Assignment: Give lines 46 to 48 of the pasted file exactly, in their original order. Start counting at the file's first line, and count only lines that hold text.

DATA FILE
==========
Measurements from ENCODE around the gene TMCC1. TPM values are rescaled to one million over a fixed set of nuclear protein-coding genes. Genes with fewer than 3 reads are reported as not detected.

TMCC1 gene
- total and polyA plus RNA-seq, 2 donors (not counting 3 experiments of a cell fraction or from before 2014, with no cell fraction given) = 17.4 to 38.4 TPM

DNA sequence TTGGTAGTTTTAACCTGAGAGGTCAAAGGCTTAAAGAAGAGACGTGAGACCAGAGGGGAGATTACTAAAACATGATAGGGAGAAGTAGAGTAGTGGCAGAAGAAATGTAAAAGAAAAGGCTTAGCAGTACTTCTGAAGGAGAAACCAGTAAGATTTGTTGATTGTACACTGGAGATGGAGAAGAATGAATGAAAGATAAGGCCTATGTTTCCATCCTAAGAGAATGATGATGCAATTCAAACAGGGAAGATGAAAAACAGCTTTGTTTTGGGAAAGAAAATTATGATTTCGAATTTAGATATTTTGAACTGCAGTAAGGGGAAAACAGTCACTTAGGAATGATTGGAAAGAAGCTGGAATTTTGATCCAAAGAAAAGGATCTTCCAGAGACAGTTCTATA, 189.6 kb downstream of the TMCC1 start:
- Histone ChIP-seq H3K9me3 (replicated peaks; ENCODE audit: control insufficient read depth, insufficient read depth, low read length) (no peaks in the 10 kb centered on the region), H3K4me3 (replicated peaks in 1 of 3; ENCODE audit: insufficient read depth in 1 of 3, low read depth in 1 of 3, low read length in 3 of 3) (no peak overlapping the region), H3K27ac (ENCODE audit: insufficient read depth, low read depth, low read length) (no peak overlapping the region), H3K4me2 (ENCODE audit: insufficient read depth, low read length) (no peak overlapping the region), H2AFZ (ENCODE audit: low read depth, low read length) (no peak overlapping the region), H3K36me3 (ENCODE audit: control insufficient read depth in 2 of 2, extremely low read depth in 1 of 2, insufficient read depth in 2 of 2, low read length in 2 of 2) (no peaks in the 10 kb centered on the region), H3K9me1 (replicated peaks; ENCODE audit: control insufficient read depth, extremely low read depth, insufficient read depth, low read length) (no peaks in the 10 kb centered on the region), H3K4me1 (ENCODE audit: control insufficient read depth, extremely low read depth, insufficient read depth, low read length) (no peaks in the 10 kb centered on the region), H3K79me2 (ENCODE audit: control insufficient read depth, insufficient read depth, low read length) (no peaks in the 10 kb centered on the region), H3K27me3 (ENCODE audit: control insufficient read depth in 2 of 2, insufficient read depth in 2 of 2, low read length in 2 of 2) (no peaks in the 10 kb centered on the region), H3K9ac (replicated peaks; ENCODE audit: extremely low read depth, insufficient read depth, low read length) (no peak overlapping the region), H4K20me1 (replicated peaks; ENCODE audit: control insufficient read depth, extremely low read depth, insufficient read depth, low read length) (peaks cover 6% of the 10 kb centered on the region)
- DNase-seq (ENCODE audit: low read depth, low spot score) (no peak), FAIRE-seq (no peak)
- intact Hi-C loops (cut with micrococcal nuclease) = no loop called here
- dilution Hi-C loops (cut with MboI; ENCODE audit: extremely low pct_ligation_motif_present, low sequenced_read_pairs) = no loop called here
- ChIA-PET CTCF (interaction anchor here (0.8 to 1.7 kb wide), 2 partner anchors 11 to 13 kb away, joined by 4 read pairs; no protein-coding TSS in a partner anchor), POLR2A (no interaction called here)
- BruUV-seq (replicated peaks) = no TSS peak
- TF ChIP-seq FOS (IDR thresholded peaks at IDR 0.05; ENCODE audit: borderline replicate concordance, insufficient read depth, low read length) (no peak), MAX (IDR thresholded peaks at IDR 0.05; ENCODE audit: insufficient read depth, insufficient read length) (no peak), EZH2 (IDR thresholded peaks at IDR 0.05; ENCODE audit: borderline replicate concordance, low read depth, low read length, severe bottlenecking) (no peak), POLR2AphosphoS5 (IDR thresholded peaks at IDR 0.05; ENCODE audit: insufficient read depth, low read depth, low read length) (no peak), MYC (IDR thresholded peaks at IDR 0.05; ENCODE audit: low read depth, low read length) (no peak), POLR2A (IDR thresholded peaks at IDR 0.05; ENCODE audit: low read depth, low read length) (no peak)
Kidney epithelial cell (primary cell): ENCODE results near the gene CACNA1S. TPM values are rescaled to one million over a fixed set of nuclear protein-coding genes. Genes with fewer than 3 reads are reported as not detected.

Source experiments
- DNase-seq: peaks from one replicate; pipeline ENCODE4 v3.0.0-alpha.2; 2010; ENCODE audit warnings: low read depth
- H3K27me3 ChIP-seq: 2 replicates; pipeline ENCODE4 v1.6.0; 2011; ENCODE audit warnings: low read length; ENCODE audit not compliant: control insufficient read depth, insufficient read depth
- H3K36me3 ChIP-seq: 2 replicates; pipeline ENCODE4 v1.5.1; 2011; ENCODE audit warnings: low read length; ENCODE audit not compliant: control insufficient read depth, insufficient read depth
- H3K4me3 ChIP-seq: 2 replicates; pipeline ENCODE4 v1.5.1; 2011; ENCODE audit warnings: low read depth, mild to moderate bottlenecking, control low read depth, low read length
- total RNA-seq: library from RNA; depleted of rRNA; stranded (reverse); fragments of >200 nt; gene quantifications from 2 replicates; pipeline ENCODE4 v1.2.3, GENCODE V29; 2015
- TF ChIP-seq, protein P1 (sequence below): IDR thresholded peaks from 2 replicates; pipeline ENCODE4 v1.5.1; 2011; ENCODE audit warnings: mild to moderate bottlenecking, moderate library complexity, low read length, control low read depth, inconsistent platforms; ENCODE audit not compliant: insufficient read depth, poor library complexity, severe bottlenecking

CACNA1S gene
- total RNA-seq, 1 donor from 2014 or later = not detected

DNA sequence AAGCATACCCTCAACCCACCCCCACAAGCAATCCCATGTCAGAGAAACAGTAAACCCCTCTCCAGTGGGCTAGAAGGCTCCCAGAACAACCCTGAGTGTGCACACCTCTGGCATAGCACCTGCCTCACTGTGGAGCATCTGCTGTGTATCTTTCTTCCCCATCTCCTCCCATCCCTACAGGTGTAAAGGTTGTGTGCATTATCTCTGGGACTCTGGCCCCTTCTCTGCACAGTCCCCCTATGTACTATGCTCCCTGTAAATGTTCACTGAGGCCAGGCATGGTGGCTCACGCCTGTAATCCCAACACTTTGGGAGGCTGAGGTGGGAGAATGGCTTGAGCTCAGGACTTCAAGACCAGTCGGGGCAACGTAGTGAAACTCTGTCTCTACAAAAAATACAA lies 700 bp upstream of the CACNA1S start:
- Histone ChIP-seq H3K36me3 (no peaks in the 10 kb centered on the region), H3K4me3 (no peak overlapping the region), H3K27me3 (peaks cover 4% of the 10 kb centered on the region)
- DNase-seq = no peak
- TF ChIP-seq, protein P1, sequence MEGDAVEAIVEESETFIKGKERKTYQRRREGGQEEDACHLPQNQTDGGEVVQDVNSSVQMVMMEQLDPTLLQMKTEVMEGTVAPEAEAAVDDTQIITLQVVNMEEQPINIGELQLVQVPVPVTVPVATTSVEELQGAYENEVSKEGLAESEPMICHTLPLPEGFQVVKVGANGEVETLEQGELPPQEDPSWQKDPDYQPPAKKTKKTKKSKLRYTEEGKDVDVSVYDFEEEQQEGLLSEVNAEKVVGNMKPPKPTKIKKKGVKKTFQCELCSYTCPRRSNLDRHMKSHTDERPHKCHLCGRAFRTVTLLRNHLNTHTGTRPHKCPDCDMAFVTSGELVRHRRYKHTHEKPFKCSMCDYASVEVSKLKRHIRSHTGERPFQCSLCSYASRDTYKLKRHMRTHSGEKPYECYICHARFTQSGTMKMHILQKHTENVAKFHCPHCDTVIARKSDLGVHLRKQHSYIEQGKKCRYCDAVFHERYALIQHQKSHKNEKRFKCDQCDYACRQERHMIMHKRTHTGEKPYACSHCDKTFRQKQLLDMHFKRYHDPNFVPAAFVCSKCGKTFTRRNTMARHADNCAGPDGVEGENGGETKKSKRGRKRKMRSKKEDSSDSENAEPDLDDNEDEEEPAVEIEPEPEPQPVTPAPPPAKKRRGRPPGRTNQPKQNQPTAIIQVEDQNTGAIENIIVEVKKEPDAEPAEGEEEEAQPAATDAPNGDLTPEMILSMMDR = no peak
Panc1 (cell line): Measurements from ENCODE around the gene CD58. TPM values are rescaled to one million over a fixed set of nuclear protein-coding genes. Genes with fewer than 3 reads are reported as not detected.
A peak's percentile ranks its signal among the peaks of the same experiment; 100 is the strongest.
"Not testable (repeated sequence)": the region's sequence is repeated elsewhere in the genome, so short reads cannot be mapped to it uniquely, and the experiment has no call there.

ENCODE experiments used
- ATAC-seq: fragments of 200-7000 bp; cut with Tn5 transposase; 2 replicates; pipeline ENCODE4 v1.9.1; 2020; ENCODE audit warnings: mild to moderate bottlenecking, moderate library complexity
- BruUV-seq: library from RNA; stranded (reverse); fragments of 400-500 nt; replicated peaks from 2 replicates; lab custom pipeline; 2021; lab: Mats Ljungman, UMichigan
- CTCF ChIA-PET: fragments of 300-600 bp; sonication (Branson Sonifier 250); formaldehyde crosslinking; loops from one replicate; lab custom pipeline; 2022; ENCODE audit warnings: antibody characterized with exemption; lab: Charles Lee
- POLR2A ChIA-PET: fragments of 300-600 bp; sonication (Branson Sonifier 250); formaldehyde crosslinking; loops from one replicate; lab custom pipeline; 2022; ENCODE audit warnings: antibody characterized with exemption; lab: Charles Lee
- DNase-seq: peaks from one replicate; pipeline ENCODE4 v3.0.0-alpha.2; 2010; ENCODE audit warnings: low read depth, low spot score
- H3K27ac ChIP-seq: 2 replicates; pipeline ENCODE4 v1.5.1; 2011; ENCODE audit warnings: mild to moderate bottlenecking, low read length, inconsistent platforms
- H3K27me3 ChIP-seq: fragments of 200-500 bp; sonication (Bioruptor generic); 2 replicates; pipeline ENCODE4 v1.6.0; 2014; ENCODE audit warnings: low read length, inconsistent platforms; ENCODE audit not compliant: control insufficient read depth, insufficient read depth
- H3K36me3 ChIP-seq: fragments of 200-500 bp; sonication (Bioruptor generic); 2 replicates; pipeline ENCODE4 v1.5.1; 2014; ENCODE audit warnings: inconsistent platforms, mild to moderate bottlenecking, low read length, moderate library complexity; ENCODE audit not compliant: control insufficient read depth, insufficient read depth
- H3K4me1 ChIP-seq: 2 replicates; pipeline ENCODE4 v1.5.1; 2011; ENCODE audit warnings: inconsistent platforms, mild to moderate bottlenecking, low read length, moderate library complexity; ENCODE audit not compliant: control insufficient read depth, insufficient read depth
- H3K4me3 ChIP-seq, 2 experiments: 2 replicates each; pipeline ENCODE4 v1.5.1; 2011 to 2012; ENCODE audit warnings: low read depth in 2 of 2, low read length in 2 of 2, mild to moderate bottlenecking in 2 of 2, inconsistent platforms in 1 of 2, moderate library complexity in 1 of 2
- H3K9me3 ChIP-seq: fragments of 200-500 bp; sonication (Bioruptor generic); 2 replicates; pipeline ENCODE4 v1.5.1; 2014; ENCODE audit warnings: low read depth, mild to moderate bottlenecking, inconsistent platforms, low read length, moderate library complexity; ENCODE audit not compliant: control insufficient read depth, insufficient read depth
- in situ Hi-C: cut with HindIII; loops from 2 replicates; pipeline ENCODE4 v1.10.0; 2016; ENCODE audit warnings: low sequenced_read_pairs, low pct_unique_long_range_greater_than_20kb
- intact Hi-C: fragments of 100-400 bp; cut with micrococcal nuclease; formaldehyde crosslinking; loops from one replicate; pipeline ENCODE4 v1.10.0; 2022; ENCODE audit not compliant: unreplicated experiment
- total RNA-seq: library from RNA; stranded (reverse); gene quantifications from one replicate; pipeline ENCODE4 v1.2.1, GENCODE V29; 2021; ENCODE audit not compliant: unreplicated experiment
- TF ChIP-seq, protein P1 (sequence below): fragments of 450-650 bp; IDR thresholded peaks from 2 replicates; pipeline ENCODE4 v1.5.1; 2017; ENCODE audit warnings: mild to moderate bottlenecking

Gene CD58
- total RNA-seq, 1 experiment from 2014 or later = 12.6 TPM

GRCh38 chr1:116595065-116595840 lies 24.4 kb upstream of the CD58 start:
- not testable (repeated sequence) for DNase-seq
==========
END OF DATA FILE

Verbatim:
- total RNA-seq, 1 experiment from 2014 or later = 12.6 TPM

GRCh38 chr1:116595065-116595840 lies 24.4 kb upstream of the CD58 start:
- not testable (repeated sequence) for DNase-seq